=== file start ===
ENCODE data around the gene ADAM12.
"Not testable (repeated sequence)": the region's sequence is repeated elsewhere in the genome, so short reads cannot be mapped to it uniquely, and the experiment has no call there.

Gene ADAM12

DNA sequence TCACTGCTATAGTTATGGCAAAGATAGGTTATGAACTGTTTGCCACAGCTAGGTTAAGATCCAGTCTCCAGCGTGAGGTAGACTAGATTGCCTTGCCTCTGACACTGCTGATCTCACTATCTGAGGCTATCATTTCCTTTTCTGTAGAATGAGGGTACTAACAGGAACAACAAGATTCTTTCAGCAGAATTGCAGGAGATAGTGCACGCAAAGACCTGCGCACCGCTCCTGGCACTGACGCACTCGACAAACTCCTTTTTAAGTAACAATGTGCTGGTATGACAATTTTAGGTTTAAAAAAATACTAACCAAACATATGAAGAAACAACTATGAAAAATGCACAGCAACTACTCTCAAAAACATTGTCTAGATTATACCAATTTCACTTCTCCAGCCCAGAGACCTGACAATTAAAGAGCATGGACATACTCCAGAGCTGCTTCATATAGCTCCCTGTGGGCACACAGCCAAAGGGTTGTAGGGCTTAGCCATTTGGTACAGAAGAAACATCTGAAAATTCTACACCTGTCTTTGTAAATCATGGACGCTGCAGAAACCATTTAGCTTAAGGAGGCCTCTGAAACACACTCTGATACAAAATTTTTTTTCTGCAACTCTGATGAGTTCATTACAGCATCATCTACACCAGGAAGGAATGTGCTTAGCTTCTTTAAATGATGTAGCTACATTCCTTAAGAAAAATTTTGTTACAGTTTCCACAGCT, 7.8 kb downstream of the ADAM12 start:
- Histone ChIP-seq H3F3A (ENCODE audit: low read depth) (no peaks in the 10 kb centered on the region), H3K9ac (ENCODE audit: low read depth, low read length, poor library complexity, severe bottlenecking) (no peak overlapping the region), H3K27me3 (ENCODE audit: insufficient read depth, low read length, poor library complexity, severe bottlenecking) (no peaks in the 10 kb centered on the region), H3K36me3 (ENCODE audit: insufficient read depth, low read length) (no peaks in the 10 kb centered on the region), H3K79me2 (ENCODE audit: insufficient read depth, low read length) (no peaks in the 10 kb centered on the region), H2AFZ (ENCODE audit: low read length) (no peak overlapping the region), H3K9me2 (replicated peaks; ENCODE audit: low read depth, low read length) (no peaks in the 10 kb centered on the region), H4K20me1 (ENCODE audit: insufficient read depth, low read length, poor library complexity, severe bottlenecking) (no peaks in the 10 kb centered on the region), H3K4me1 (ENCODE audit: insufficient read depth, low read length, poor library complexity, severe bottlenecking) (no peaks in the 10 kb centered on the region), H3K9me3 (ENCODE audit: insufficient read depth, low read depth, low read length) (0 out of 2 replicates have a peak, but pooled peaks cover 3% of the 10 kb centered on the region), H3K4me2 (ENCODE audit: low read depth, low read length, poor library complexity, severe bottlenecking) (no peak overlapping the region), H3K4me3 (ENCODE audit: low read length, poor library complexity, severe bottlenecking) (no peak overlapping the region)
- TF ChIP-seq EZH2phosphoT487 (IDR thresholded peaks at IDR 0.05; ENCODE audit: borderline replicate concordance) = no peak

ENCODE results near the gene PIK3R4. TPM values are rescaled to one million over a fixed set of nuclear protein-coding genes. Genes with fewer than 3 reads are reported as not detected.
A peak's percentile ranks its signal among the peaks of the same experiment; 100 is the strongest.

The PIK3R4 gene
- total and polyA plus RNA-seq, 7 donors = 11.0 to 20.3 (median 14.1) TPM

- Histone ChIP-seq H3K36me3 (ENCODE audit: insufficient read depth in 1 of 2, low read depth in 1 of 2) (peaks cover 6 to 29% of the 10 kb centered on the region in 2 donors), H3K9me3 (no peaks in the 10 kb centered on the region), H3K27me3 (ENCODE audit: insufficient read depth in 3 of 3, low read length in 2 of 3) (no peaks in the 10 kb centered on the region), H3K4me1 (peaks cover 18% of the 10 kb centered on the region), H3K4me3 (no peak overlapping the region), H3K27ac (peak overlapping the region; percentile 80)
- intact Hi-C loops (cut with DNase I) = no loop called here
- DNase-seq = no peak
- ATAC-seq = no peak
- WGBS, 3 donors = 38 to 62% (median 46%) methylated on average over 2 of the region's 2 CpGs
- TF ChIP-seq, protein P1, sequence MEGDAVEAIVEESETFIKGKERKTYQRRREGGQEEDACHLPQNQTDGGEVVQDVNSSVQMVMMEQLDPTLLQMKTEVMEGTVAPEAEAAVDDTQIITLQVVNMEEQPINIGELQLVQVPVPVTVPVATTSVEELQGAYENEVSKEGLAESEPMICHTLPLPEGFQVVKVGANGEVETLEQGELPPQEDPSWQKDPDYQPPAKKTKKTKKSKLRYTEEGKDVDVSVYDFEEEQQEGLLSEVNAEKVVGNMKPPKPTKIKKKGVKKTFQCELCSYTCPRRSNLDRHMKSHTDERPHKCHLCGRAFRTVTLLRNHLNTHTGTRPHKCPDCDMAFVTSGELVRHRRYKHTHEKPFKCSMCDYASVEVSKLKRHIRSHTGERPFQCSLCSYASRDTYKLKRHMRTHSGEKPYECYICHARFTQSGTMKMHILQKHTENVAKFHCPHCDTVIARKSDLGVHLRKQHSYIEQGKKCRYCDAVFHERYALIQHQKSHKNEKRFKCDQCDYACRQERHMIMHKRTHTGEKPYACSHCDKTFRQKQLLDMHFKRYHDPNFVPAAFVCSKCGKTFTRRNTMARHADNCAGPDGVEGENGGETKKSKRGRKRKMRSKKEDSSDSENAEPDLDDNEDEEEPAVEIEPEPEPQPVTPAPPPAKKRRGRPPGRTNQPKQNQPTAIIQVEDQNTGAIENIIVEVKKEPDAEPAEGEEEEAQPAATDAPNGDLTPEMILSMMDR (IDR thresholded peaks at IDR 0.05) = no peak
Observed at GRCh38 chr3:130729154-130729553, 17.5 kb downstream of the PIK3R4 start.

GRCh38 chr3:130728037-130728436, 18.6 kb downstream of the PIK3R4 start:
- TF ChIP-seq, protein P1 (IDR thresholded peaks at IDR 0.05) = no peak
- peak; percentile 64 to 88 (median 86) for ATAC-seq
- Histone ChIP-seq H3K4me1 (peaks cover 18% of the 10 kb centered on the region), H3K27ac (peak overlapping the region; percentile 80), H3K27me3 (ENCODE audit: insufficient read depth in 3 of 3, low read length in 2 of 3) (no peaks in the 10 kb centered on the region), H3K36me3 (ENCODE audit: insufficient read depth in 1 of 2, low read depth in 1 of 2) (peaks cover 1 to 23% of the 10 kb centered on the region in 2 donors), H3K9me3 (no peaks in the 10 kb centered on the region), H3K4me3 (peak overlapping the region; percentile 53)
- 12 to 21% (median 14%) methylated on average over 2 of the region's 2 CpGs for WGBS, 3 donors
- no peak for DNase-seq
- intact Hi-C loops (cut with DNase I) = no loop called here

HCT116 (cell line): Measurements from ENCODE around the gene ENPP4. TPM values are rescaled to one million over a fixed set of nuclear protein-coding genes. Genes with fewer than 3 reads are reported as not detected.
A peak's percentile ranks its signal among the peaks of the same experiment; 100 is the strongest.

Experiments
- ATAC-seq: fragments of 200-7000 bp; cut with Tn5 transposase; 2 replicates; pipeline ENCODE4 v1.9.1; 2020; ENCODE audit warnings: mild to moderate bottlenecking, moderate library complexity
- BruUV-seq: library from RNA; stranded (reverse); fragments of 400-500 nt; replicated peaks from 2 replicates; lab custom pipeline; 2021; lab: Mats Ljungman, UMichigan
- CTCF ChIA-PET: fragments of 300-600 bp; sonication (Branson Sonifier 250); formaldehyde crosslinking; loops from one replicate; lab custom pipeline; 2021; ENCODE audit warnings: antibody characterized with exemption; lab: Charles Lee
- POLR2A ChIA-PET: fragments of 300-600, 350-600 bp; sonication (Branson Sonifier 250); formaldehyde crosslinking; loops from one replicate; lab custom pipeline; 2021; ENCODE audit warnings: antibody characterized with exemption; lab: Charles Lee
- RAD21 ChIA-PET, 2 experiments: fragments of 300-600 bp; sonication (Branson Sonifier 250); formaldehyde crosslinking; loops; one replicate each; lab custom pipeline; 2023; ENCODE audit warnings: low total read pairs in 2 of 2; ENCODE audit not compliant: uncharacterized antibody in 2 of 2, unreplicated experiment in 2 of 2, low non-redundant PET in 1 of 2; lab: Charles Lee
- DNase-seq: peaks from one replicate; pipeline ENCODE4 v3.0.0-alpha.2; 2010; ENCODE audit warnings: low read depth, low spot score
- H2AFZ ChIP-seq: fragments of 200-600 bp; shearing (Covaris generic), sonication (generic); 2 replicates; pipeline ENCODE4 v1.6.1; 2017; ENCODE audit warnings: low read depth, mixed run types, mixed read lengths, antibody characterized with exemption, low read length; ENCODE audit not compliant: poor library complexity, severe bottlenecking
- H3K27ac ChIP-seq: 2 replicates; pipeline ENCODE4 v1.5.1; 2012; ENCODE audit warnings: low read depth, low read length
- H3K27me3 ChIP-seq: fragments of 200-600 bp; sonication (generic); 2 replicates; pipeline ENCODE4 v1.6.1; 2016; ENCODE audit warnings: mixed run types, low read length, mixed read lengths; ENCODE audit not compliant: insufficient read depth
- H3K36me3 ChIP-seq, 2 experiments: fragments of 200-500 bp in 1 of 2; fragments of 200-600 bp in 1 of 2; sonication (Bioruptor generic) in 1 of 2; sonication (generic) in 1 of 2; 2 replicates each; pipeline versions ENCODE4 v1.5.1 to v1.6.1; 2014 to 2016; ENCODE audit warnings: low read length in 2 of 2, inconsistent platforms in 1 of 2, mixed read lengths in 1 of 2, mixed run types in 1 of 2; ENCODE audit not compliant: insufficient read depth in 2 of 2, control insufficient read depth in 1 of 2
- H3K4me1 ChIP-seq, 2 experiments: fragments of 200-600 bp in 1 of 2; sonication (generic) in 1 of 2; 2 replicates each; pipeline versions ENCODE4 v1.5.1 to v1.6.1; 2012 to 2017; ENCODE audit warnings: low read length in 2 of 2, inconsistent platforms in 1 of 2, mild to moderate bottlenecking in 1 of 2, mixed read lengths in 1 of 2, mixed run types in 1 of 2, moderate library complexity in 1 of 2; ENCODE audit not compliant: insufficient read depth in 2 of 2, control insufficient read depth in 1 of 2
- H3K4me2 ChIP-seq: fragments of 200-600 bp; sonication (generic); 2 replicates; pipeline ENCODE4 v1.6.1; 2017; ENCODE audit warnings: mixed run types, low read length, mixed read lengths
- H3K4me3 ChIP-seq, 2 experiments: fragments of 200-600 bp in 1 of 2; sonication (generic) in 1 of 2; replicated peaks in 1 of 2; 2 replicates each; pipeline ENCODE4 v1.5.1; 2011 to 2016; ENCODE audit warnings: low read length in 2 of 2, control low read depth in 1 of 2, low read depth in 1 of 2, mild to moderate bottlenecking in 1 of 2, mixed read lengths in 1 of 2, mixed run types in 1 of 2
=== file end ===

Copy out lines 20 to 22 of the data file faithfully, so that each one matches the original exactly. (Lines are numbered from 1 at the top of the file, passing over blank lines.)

- peak; percentile 64 to 88 (median 86) for ATAC-seq
- Histone ChIP-seq H3K4me1 (peaks cover 18% of the 10 kb centered on the region), H3K27ac (peak overlapping the region; percentile 80), H3K27me3 (ENCODE audit: insufficient read depth in 3 of 3, low read length in 2 of 3) (no peaks in the 10 kb centered on the region), H3K36me3 (ENCODE audit: insufficient read depth in 1 of 2, low read depth in 1 of 2) (peaks cover 1 to 23% of the 10 kb centered on the region in 2 donors), H3K9me3 (no peaks in the 10 kb centered on the region), H3K4me3 (peak overlapping the region; percentile 53)
- 12 to 21% (median 14%) methylated on average over 2 of the region's 2 CpGs for WGBS, 3 donors